THE ongoing furore over horsemeat in the human food chain has led Scottish Borders Council (SBC) to issue a statement defending its food buying practice.
Council meat is provided by, among others, Brakes, a company which this week put “a hold” on the use of its frozen beef burger stock, and confirmed they are working with council and Food Standards Agency (FSA) investigations.
The first phase of testing for Brakes brand products containing beef has been completed, and a second list of results has been submitted to the FSA.
The Brakes Group has previously trumpeted its dedication to clearer food labelling, including its work with the Red Tractor scheme, which aims to track food from farm to plate.
Renfrewshire Council has already withdrawn several Brakes Group products from its school canteens after the Kent-based firm supplied lasagne containing horse DNA to another customer.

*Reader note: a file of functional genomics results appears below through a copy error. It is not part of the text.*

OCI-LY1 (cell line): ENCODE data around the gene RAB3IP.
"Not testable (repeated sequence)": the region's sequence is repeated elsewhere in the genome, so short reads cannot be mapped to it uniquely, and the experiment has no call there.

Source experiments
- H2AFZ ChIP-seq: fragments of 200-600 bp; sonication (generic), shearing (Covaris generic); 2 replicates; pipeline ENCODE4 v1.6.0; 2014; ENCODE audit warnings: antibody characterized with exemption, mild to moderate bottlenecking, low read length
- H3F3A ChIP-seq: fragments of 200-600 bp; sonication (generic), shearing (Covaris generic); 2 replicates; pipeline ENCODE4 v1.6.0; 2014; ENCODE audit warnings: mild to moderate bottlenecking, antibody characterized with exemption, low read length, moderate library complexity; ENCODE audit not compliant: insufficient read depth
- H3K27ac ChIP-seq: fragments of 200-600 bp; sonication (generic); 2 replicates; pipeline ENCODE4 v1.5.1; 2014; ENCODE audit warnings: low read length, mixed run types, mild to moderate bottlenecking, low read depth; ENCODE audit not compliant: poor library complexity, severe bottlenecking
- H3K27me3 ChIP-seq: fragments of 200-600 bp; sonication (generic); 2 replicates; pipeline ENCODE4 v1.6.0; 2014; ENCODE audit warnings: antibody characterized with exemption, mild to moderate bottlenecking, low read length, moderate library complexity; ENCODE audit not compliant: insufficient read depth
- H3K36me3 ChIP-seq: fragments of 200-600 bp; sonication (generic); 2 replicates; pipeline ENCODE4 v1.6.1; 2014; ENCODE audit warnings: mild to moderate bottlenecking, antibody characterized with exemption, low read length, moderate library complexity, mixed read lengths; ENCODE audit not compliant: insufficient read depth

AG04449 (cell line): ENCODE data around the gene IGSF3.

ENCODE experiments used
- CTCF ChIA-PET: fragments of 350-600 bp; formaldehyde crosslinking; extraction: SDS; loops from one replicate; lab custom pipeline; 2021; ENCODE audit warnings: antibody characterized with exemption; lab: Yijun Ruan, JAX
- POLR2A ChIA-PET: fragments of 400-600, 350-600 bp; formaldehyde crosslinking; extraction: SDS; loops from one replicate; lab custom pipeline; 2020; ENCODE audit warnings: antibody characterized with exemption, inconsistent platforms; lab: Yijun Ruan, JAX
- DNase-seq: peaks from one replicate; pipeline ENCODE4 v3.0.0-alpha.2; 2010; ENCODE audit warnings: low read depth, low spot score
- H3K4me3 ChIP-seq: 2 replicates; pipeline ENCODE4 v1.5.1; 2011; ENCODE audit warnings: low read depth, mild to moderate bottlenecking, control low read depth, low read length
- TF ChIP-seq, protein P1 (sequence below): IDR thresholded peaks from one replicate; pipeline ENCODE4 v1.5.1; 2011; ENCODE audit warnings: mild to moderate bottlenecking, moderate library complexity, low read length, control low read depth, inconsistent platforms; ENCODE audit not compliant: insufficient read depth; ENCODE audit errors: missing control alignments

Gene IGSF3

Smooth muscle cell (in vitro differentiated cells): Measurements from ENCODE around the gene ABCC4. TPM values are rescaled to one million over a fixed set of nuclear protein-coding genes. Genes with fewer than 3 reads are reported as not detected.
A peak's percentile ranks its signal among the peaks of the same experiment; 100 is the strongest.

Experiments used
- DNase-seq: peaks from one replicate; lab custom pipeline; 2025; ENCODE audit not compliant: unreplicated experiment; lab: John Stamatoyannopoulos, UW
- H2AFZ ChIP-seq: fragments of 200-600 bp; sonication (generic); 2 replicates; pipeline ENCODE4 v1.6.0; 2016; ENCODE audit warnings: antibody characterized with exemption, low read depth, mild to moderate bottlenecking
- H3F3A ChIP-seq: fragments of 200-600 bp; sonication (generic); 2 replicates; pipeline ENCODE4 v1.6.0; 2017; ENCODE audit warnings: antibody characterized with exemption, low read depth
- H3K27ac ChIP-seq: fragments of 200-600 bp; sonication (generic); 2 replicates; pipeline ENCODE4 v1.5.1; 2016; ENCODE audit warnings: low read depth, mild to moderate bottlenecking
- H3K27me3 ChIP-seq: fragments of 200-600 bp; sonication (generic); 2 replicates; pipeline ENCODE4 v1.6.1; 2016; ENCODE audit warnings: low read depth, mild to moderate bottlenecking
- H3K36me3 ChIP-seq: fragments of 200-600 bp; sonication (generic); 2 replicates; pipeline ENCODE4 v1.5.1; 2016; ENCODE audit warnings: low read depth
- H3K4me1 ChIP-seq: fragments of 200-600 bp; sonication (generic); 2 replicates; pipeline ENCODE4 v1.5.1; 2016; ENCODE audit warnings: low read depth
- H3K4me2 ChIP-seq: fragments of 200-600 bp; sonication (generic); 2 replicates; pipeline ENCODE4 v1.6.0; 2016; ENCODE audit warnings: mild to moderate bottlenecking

A spokesperson from SBC said: “Brakes is one of our suppliers, as part of a national procurement framework. We have not withdrawn any products from our school menus because the information received from Brakes has confirmed that we do not purchase any products which could be at risk.”
The council spokesperson went on to confirm SBC was continuing to receive regular updates from their procurement agency, Scotland Excel, who hosted the local authority procurement community’s Annual Review in January.
Scotland Excel have advised councils not to serve any frozen beef products after traces of horse DNA were found in North Lanarkshire burgers.
On Friday the procurement agency, which supplies 28 local authorities across the country, advised councils not to use any current stocks or order any fresh stocks of frozen beef products.
Products will be pulled from menus in schools, care homes, leisure centres and other council-provided catering in Scotland.